The graphics function alone for SparkleLiketheStars.com is worth that person’s salary, Gniwisch says, since many of the celebrity photos used have to be checked for permissions and copyrights.
One of the founders of Ice.com along with his brothers the CEO and the Webmaster, Gniwisch says he’s been “screaming” about the importance of getting valuable content onto the Web sites for a long time. “They [his brothers] are very focused on sell, sell, sell, and I’m constantly trying to prove to them that content not only makes the customer stick to our site but also sells,” he says. SparkleLiketheStars.com has been particularly good at doing that, since after discussing the items sported by the Celebes, the blog often shows and promotes something very similar available on Ice.com.
“We had very strong sales come through the Sparkle blog this past Christmas,” Gniwisch says. Ice.com employs special tags that can detect when shoppers on its main site have come through one of the blogs.
Gniwisch has a few words of advice for other online merchants who think they might like to try creating a blog, or two, or even three:
* Make sure to add a substantial post to the blog at least once a week. Nothing kills off customer interest—and therefore search engine interest– like a dead blog. Give people a reason to check your blog site regularly.
* Design the blog to work for you with the search engines. “Google and the rest are actively looking for relevant, popular content, so help them find you,” Gniwisch says. In Ice.com’s case, this involves using lots of keyword terms and phrases that the retailer wants to be associated with: “pearl necklace”, “diamond earrings”, and so on. It also meant adding topical menus that let blog readers navigate directly to articles they might be interested in; conveniently, these are also prominent search engine keywords, such as “diamonds”, “pearls” and “gems”. Another boost to natural rankings.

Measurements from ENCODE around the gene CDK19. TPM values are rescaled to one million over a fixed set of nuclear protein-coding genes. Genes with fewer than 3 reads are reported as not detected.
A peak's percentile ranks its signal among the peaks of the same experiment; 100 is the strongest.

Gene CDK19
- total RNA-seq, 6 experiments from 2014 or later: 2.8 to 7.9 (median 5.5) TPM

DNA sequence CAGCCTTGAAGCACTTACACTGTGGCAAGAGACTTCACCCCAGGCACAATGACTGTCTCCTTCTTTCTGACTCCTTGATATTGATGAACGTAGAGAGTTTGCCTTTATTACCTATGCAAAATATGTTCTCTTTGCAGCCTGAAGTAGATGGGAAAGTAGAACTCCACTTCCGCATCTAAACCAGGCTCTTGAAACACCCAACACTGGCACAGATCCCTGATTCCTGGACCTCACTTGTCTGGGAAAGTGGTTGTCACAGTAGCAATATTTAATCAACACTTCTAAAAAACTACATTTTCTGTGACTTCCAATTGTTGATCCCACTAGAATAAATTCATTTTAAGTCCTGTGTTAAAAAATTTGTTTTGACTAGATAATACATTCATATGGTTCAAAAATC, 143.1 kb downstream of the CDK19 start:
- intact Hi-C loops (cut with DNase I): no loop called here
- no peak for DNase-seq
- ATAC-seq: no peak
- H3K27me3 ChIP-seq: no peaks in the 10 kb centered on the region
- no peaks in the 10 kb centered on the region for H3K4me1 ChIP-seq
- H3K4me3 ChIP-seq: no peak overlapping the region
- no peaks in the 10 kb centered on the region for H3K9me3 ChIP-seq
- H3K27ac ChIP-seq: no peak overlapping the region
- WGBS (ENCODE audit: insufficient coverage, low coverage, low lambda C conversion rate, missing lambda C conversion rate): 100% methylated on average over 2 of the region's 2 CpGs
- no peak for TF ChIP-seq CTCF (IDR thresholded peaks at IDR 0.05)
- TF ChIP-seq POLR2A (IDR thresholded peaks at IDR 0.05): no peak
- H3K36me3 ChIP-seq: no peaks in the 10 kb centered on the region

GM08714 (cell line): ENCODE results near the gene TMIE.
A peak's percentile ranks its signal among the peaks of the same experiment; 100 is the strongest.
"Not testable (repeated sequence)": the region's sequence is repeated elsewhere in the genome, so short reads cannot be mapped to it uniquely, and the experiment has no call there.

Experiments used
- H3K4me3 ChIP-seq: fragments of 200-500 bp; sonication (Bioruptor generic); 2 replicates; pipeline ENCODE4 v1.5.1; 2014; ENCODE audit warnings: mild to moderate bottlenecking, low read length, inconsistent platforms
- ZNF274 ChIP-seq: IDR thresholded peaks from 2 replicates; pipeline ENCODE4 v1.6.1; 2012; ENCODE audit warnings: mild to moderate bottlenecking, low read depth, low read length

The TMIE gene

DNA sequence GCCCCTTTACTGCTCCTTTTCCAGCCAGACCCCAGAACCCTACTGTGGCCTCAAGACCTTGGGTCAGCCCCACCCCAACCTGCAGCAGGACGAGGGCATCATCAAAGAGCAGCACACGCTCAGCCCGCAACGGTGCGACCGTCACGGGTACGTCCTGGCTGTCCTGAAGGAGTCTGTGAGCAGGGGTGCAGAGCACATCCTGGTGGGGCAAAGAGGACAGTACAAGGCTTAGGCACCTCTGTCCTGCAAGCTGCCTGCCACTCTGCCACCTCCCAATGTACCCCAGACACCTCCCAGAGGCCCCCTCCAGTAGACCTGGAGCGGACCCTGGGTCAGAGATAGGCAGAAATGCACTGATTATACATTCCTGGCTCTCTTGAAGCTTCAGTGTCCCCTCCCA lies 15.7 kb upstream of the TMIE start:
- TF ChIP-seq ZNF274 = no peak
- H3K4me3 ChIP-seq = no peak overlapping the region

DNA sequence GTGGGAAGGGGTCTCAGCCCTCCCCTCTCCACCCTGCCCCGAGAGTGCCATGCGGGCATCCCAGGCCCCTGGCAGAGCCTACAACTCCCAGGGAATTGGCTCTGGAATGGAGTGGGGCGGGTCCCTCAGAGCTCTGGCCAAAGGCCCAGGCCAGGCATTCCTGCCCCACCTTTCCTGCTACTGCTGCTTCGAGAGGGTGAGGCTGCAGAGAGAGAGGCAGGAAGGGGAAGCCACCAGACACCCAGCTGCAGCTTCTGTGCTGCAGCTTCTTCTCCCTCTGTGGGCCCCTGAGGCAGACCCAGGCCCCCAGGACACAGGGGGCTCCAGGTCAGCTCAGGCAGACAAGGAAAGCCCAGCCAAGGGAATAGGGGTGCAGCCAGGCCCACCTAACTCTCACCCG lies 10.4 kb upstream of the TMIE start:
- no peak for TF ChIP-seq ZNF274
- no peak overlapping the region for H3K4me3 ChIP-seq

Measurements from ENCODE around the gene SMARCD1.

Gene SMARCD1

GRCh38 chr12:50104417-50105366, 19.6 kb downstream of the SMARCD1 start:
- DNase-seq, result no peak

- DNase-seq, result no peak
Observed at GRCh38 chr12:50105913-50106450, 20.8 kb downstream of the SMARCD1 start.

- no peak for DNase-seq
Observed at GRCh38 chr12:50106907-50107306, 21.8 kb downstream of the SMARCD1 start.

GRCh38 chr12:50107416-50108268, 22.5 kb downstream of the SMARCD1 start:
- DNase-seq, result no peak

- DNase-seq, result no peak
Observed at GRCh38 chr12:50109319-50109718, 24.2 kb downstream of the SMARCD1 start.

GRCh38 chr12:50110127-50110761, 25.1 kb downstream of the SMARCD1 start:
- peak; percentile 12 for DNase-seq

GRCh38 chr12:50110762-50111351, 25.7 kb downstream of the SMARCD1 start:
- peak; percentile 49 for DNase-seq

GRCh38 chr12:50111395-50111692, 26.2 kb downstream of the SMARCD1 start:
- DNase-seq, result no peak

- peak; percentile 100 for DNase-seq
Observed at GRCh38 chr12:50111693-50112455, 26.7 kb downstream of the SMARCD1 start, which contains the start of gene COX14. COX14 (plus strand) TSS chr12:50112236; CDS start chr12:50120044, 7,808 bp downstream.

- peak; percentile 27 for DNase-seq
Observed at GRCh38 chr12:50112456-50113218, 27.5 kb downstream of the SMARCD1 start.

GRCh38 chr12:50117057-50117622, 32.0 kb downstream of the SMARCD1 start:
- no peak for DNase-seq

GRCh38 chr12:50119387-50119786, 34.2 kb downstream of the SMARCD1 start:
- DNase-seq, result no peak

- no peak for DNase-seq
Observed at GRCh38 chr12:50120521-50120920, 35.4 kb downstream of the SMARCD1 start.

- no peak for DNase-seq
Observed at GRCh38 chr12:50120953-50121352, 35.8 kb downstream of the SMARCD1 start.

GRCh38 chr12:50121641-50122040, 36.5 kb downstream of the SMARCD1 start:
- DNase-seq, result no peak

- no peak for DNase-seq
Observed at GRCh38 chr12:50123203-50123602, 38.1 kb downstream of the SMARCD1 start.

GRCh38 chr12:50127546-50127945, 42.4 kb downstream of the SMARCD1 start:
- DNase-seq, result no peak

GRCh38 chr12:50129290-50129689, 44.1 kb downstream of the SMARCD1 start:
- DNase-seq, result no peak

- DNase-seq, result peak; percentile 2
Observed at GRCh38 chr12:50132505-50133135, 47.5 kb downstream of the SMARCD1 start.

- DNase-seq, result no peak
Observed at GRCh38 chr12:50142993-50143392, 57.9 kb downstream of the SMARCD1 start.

Merchant blogging will only grow, but it’s still early in the game, so be prepared to attract PR attention just because you offer a blog. “We’ve gotten a lot of press interest from the blogs, especially from SparkleLiketheStars.com,” he says. ““The Village Voice mention essentially told people to save the $4.95 they’d spend on an In Style magazine and just go to SparkleLiketheStars to see what the famous are wearing.”
If you permit readers to post comments to a blog, beware of “comment spam”, in which unscrupulous Web operators try to hike their own natural rankings by posting comments that include their URL, whether it’s relevant or not. Gniwisch says early instances of comment spam actually got the blogs removed from the search engines for a while, until they instituted some protective measures and proved their good intentions. You want your blog to help your ranking, but it can also harm it.
Ice.com actually operates a fourth blog, Icediscounts.com, that’s really just a central location for its current special offers. And the company is exploring other potential blog subjects that can loop back to jewelry, including weddings and etiquette.
But much of Gniwisch’s attention right now is going to yet another future marketing coup: Webcasting. Ice.com is spending upwards of $25,000 to build a video studio and will record direct selling messages using a couple of employees who have previous home-shopping and direct TV experience. Viewers will be able to call or click on a link and purchase the pieces being shown. The Webcasts will be promoted in advance via banner ads and e-mail to Ice.com’s database of 1.6 million registered customers, and then archived on the Ice.com site for later viewing.
Gniwisch the self-described “content man” says that trying new ways to make the connection to customers is all part of the e-commerce game today. “If you want to grow online, then you’ve got to test new things,” he says. “If you don’t have the moxie to do that, then get out of the business. We’ve succeeded and failed a lot over the past five years in this business. But the beauty of it is that we’ve succeeded more than we’ve failed.”